So if you’re interviewing a consultant to help with your digital marketing, and he or she leaves, ask yourself this: Who did most of the talking?

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Oldest Theater Embraces New Technology

Feature on Walnut Street Theatre_000001 I love the theater, I go quite frequently, and even have written a few plays myself here in St. Louis. So it’s not surprising that as a freelance writer I enjoy writing features like this one for Stage Directions Magazine. It’s a great magazine run by a terrific editor that goes out to mostly independent, college, high school, and community theaters.

What a story this was: The Walnut Street Theater is the oldest continually operating theater in the country. And so when a theater that at one point counted Thomas Jefferson and James Monroe as patrons has to upgrade their technology (and they wisely do it often), it has to be done with great care.

Getting to the heart of this story involved a bit of research and a couple of long interviews. The challenge is always getting to the full story, with as many details as possible (in this technology magazine, that’s what the readers want), yet be relatively brief. Feature on Walnut Street Theatre_000002

My approach though always includes making it engaging, and getting those I interview feel comfortable so I can capture their voice.  I’m please at how this one turned out (you can read the online version here). And I know what how I’ll be spending at least one of my nights the next time I’m in Philly ….

 

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The Effective Advertorial

Martin Audio 4 page advetorial brochure_000001 As a freelance content provider, over the years I’ve developed  strong opinions about the advertorial — I know what works and what doesn’t; I know when it can be effective and when it’s not the right medium for the message.

Here’s a case when it’s the right call. Martin Audio is a high-end professional pro audio company based in England, and they have created an amazing system in the MLA. (How high end? Let’s just say you won’t be picking these up for your  local hi-fi store any time soon.)

I worked with the client and configured the layout, picked the images, and conducted fresh interviews that were included up the testimonials (more on this in a moment). Usually less is more, but on something like this, that is really aimed at a narrow but extremely important audience, a lot of information should be provided, and a call to action for the potential client to get even more information.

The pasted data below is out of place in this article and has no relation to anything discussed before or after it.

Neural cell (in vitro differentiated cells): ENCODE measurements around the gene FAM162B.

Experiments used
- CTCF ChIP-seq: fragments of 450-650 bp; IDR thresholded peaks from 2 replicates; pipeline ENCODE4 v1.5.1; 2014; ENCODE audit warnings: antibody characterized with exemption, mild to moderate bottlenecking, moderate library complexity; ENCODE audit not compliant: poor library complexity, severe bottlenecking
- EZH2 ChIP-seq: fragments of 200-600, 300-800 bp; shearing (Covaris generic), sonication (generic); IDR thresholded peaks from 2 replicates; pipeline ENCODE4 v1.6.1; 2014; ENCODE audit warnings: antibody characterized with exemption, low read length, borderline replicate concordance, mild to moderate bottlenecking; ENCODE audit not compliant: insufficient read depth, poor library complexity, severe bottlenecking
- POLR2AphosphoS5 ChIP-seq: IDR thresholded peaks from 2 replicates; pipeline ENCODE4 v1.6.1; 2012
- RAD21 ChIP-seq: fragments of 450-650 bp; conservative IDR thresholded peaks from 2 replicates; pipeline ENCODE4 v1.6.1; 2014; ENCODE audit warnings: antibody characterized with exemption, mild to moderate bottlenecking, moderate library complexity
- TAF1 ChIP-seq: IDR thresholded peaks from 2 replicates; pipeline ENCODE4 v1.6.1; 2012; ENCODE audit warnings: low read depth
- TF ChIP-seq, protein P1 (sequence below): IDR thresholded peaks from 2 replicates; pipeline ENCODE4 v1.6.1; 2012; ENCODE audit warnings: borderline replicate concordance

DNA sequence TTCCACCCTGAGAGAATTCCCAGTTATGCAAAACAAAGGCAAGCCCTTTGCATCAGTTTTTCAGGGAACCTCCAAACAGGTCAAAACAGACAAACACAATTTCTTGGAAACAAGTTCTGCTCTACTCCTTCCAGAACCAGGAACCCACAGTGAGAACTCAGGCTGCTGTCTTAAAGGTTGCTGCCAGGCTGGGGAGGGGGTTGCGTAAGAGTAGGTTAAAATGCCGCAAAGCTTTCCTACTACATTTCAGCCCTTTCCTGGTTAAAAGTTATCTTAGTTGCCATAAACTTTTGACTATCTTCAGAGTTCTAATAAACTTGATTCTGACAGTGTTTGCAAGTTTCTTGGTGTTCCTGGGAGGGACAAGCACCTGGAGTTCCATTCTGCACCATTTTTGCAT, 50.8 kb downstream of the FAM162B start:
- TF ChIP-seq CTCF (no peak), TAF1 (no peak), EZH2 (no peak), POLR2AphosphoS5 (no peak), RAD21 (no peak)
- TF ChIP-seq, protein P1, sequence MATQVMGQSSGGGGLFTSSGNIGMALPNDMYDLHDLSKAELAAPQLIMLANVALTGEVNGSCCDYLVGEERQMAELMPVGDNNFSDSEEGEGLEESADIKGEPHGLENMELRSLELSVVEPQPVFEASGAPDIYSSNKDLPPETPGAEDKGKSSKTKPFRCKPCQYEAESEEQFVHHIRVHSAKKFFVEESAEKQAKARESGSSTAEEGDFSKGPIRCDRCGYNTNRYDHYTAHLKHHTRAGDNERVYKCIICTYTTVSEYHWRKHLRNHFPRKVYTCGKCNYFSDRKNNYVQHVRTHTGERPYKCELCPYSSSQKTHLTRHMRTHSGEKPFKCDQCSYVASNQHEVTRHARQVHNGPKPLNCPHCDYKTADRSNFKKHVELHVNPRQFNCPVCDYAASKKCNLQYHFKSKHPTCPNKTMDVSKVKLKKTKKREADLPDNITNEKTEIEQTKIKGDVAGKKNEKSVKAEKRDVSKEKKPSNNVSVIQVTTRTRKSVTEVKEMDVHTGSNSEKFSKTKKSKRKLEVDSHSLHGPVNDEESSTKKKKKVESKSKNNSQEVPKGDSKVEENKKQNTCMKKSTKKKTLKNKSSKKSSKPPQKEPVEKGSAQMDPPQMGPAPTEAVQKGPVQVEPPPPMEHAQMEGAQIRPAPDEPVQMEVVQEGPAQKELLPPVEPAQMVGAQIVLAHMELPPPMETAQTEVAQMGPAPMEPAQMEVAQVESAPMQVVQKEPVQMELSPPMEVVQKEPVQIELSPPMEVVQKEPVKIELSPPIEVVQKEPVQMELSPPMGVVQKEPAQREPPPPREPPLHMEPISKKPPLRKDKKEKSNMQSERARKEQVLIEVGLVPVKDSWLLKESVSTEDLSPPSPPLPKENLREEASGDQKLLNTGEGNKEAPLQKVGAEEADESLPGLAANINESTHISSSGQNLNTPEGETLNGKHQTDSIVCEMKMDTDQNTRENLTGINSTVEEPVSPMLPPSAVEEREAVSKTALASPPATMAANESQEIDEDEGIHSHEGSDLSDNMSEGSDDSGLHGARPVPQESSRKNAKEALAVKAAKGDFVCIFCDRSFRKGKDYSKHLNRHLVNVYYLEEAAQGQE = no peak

Martin Audio 4 page advetorial brochure_000002 Martin Audio 4 page advetorial brochure_000003

 

 

 

 

 

 

 

When faced with a challenge like this, rather than rely solely on the information provided by the client, I like to ask, “who is using and loving your product?” That peer-to-peer recommendation is increasingly important across the today’s social media environment, and it’s making it more so in print pieces. Notice in addition to shots of festivals, I included shots of the people using this amazing new sound system. It makes it all the more real. (Speaking of social media, I will recommend that parts of this be used in all the client’s social media platforms in small pieces over the next year and maybe even beyond.)

The fourth page includes even more pro audio technical details and that call to action to look into it further as this is a specific audience that eats up technical details down to the decibel.

Martin Audio 4 page advetorial brochure_000004

 

 

 

 

 

 

 

And of course there’s that first page … Steely Dan in concert. They are well-known for their reputation of incredible high standards, and while I could have put a bunch of acts on this page (they are listed on page four), I wanted to send a message that this is a prestige system that only the best of the best want to use.

It’s more copy-heavy then I would typically recommend, but again, the stakes are high as is the thirst for technical information, which brings me to my final point: No matter what the medium, before I write a word I always work to understand the mindset of the audience, and never waiver from keeping what he and she want to learn from the well-placed advertorial.